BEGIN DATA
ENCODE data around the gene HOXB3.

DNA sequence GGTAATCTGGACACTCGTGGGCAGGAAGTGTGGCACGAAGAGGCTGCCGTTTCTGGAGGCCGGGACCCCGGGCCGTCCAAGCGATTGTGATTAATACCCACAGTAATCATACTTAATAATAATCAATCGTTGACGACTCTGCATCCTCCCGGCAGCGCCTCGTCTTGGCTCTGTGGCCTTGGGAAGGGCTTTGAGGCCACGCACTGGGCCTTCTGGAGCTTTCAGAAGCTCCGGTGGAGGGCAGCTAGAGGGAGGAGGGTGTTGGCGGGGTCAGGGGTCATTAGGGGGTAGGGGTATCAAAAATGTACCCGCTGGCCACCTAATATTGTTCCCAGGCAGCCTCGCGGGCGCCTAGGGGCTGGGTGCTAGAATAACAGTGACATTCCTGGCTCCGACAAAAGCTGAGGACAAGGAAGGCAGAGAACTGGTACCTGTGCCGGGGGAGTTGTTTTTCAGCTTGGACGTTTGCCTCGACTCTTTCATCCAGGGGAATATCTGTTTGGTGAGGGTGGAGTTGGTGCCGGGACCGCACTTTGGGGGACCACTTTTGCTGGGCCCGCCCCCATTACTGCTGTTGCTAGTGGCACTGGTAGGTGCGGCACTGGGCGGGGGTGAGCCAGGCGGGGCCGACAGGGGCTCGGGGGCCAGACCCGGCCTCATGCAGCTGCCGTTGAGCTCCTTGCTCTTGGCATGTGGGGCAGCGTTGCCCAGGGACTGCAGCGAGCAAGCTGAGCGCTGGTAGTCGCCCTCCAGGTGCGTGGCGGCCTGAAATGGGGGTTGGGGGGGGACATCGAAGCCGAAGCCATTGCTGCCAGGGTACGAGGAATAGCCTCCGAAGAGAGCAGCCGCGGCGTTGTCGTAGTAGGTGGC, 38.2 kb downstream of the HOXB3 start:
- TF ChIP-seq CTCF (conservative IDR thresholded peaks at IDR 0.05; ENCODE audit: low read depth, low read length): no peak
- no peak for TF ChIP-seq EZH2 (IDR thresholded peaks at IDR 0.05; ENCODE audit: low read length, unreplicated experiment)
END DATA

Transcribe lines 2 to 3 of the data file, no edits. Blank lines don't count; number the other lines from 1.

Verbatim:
DNA sequence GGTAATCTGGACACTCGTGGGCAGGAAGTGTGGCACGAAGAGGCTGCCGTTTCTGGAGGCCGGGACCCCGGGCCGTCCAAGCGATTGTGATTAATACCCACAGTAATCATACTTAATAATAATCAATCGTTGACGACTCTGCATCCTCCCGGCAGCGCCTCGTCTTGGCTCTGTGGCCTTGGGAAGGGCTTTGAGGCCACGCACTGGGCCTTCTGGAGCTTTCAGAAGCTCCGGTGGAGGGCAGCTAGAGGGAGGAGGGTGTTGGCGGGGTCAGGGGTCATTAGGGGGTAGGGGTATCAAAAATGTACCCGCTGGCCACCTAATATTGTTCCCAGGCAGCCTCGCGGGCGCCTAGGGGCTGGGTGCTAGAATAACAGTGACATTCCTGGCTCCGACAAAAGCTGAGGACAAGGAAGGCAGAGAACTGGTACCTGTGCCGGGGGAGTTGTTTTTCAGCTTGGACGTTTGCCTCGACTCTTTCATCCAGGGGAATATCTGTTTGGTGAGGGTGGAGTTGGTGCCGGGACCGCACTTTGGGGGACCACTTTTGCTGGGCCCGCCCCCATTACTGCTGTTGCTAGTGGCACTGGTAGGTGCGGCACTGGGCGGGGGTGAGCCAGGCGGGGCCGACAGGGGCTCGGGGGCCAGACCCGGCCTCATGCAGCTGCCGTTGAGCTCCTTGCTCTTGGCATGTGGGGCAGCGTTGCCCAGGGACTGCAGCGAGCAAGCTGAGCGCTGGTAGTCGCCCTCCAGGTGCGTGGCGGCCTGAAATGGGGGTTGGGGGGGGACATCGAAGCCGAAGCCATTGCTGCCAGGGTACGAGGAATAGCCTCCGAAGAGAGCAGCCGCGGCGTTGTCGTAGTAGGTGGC, 38.2 kb downstream of the HOXB3 start:
- TF ChIP-seq CTCF (conservative IDR thresholded peaks at IDR 0.05; ENCODE audit: low read depth, low read length): no peak